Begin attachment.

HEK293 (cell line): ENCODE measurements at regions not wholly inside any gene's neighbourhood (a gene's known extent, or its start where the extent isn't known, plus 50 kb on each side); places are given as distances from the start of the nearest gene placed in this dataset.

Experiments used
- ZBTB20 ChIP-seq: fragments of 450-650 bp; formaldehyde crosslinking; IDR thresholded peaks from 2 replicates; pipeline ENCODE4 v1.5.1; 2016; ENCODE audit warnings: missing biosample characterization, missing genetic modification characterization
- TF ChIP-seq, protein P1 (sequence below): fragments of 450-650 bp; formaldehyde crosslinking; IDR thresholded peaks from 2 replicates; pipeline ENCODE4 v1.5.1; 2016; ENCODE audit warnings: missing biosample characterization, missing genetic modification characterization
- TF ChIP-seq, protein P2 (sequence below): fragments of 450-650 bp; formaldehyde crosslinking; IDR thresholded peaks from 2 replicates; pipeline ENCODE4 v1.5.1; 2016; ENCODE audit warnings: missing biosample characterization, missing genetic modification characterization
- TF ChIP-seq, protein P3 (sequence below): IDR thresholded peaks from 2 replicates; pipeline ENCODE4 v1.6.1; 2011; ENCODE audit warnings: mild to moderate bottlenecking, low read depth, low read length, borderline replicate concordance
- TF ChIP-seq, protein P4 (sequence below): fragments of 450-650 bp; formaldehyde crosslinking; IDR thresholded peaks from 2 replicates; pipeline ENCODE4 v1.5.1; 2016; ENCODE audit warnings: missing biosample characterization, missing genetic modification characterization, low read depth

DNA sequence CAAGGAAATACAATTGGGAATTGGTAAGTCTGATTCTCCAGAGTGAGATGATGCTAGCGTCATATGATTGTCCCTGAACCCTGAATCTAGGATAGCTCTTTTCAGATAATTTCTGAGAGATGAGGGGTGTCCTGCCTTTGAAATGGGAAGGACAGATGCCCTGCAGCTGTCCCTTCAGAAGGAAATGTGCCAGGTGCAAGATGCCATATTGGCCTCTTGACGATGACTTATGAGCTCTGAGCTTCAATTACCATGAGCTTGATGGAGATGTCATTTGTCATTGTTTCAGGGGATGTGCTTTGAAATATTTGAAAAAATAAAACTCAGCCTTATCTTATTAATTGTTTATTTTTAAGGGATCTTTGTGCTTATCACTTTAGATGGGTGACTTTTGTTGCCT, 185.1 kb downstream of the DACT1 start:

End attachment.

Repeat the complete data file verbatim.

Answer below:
HEK293 (cell line): ENCODE measurements at regions not wholly inside any gene's neighbourhood (a gene's known extent, or its start where the extent isn't known, plus 50 kb on each side); places are given as distances from the start of the nearest gene placed in this dataset.

Experiments used
- ZBTB20 ChIP-seq: fragments of 450-650 bp; formaldehyde crosslinking; IDR thresholded peaks from 2 replicates; pipeline ENCODE4 v1.5.1; 2016; ENCODE audit warnings: missing biosample characterization, missing genetic modification characterization
- TF ChIP-seq, protein P1 (sequence below): fragments of 450-650 bp; formaldehyde crosslinking; IDR thresholded peaks from 2 replicates; pipeline ENCODE4 v1.5.1; 2016; ENCODE audit warnings: missing biosample characterization, missing genetic modification characterization
- TF ChIP-seq, protein P2 (sequence below): fragments of 450-650 bp; formaldehyde crosslinking; IDR thresholded peaks from 2 replicates; pipeline ENCODE4 v1.5.1; 2016; ENCODE audit warnings: missing biosample characterization, missing genetic modification characterization
- TF ChIP-seq, protein P3 (sequence below): IDR thresholded peaks from 2 replicates; pipeline ENCODE4 v1.6.1; 2011; ENCODE audit warnings: mild to moderate bottlenecking, low read depth, low read length, borderline replicate concordance
- TF ChIP-seq, protein P4 (sequence below): fragments of 450-650 bp; formaldehyde crosslinking; IDR thresholded peaks from 2 replicates; pipeline ENCODE4 v1.5.1; 2016; ENCODE audit warnings: missing biosample characterization, missing genetic modification characterization, low read depth

DNA sequence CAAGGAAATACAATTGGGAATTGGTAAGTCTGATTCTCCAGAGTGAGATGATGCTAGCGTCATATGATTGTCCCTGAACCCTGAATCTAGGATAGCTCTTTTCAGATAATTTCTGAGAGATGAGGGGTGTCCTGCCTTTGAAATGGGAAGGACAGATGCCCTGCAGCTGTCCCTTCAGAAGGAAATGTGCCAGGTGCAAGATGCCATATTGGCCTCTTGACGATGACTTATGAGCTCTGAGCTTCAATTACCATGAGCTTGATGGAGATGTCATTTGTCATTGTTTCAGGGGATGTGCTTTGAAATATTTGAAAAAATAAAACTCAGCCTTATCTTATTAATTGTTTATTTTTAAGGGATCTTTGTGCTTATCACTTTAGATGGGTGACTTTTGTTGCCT, 185.1 kb downstream of the DACT1 start: